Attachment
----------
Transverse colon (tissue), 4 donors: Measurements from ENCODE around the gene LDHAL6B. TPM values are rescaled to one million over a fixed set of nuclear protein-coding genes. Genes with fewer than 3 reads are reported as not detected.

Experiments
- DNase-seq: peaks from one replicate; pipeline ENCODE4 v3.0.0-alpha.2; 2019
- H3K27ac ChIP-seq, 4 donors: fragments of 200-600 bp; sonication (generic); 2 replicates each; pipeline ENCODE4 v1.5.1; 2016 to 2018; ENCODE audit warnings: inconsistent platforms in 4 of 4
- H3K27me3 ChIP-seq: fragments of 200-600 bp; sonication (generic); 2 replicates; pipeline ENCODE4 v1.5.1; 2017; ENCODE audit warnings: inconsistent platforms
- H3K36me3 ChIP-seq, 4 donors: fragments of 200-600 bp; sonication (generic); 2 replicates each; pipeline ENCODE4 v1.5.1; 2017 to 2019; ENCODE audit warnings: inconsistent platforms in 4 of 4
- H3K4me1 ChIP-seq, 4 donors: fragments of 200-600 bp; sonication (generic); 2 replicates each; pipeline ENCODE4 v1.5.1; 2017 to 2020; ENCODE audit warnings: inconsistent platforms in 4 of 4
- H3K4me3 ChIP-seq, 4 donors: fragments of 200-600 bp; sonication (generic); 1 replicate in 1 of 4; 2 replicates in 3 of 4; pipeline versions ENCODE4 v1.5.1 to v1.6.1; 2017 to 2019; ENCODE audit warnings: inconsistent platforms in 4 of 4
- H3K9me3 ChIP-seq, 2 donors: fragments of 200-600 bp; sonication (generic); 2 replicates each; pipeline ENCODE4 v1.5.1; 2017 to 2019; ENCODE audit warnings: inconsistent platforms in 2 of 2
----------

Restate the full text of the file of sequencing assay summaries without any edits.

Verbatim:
Transverse colon (tissue), 4 donors: Measurements from ENCODE around the gene LDHAL6B. TPM values are rescaled to one million over a fixed set of nuclear protein-coding genes. Genes with fewer than 3 reads are reported as not detected.

Experiments
- DNase-seq: peaks from one replicate; pipeline ENCODE4 v3.0.0-alpha.2; 2019
- H3K27ac ChIP-seq, 4 donors: fragments of 200-600 bp; sonication (generic); 2 replicates each; pipeline ENCODE4 v1.5.1; 2016 to 2018; ENCODE audit warnings: inconsistent platforms in 4 of 4
- H3K27me3 ChIP-seq: fragments of 200-600 bp; sonication (generic); 2 replicates; pipeline ENCODE4 v1.5.1; 2017; ENCODE audit warnings: inconsistent platforms
- H3K36me3 ChIP-seq, 4 donors: fragments of 200-600 bp; sonication (generic); 2 replicates each; pipeline ENCODE4 v1.5.1; 2017 to 2019; ENCODE audit warnings: inconsistent platforms in 4 of 4
- H3K4me1 ChIP-seq, 4 donors: fragments of 200-600 bp; sonication (generic); 2 replicates each; pipeline ENCODE4 v1.5.1; 2017 to 2020; ENCODE audit warnings: inconsistent platforms in 4 of 4
- H3K4me3 ChIP-seq, 4 donors: fragments of 200-600 bp; sonication (generic); 1 replicate in 1 of 4; 2 replicates in 3 of 4; pipeline versions ENCODE4 v1.5.1 to v1.6.1; 2017 to 2019; ENCODE audit warnings: inconsistent platforms in 4 of 4
- H3K9me3 ChIP-seq, 2 donors: fragments of 200-600 bp; sonication (generic); 2 replicates each; pipeline ENCODE4 v1.5.1; 2017 to 2019; ENCODE audit warnings: inconsistent platforms in 2 of 2